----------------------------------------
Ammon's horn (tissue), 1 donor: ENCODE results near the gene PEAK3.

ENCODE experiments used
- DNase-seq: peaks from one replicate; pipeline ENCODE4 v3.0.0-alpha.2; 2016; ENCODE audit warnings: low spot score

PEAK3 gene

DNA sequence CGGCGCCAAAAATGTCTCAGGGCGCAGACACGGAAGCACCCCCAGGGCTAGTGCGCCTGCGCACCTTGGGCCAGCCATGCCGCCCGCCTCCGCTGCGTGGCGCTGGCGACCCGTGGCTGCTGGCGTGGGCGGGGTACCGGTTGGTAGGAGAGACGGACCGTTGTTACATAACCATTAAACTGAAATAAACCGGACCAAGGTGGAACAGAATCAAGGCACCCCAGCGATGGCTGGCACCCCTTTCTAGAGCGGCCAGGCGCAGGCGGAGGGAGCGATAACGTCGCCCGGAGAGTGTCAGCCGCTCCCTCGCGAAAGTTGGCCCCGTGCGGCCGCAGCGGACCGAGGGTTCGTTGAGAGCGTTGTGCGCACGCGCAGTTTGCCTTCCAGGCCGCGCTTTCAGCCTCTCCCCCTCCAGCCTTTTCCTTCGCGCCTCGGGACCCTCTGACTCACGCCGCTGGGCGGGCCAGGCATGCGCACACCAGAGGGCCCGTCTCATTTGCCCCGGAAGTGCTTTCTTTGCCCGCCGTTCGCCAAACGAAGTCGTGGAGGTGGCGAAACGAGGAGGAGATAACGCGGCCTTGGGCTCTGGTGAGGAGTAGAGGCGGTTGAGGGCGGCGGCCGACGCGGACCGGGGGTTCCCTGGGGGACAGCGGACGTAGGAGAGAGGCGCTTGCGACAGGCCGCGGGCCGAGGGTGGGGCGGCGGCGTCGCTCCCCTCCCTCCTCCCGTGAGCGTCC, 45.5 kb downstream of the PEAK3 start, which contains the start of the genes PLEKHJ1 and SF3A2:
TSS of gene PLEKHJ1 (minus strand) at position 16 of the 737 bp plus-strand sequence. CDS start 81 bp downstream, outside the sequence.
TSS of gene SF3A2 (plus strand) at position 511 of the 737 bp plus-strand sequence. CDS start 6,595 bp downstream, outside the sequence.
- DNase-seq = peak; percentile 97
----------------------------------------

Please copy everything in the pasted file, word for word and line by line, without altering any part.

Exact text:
Ammon's horn (tissue), 1 donor: ENCODE results near the gene PEAK3.

ENCODE experiments used
- DNase-seq: peaks from one replicate; pipeline ENCODE4 v3.0.0-alpha.2; 2016; ENCODE audit warnings: low spot score

PEAK3 gene

DNA sequence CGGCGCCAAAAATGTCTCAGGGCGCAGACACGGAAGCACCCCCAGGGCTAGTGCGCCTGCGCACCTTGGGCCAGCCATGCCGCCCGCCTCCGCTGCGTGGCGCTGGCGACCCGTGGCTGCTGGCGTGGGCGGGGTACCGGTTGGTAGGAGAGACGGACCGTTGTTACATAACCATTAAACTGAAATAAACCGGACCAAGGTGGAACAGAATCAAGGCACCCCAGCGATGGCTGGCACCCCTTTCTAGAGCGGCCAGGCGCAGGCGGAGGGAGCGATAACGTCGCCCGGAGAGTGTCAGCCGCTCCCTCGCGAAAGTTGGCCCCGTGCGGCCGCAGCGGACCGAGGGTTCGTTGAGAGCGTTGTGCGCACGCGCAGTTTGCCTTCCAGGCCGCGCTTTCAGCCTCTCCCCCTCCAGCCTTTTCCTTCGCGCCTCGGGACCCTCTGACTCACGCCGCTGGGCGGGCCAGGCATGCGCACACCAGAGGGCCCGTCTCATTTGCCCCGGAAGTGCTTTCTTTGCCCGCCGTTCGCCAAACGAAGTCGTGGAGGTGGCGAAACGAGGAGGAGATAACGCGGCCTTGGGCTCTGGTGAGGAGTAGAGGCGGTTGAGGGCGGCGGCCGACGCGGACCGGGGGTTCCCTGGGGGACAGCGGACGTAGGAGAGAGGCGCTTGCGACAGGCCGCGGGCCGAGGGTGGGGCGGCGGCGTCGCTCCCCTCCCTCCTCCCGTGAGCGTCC, 45.5 kb downstream of the PEAK3 start, which contains the start of the genes PLEKHJ1 and SF3A2:
TSS of gene PLEKHJ1 (minus strand) at position 16 of the 737 bp plus-strand sequence. CDS start 81 bp downstream, outside the sequence.
TSS of gene SF3A2 (plus strand) at position 511 of the 737 bp plus-strand sequence. CDS start 6,595 bp downstream, outside the sequence.
- DNase-seq = peak; percentile 97